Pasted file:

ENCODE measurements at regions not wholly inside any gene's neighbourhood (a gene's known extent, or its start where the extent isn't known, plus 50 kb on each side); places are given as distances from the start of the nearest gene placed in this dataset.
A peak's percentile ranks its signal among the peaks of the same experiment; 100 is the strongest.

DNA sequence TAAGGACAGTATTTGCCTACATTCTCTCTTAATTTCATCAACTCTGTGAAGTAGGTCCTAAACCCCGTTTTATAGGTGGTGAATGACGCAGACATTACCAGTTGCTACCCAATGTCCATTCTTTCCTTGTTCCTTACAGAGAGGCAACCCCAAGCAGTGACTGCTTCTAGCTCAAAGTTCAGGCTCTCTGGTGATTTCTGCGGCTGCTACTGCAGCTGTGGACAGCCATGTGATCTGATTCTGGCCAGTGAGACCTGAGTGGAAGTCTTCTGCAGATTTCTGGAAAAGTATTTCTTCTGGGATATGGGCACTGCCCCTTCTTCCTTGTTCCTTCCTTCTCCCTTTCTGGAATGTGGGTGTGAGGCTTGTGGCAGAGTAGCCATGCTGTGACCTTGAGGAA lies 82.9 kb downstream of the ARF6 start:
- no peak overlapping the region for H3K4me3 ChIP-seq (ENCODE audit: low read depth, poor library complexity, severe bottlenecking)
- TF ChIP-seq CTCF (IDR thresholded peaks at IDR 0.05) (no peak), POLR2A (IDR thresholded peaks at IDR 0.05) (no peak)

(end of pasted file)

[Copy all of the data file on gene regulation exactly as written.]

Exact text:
ENCODE measurements at regions not wholly inside any gene's neighbourhood (a gene's known extent, or its start where the extent isn't known, plus 50 kb on each side); places are given as distances from the start of the nearest gene placed in this dataset.
A peak's percentile ranks its signal among the peaks of the same experiment; 100 is the strongest.

DNA sequence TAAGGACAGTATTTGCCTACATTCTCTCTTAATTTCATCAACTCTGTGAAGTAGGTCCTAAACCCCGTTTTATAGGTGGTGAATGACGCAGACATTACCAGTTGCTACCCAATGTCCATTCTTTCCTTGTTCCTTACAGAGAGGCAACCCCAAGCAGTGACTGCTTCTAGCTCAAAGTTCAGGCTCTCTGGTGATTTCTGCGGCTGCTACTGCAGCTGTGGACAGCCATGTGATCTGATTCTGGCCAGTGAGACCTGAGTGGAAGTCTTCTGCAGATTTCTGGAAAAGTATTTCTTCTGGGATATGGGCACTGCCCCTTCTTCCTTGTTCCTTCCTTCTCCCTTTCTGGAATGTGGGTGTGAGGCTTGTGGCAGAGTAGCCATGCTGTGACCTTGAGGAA lies 82.9 kb downstream of the ARF6 start:
- no peak overlapping the region for H3K4me3 ChIP-seq (ENCODE audit: low read depth, poor library complexity, severe bottlenecking)
- TF ChIP-seq CTCF (IDR thresholded peaks at IDR 0.05) (no peak), POLR2A (IDR thresholded peaks at IDR 0.05) (no peak)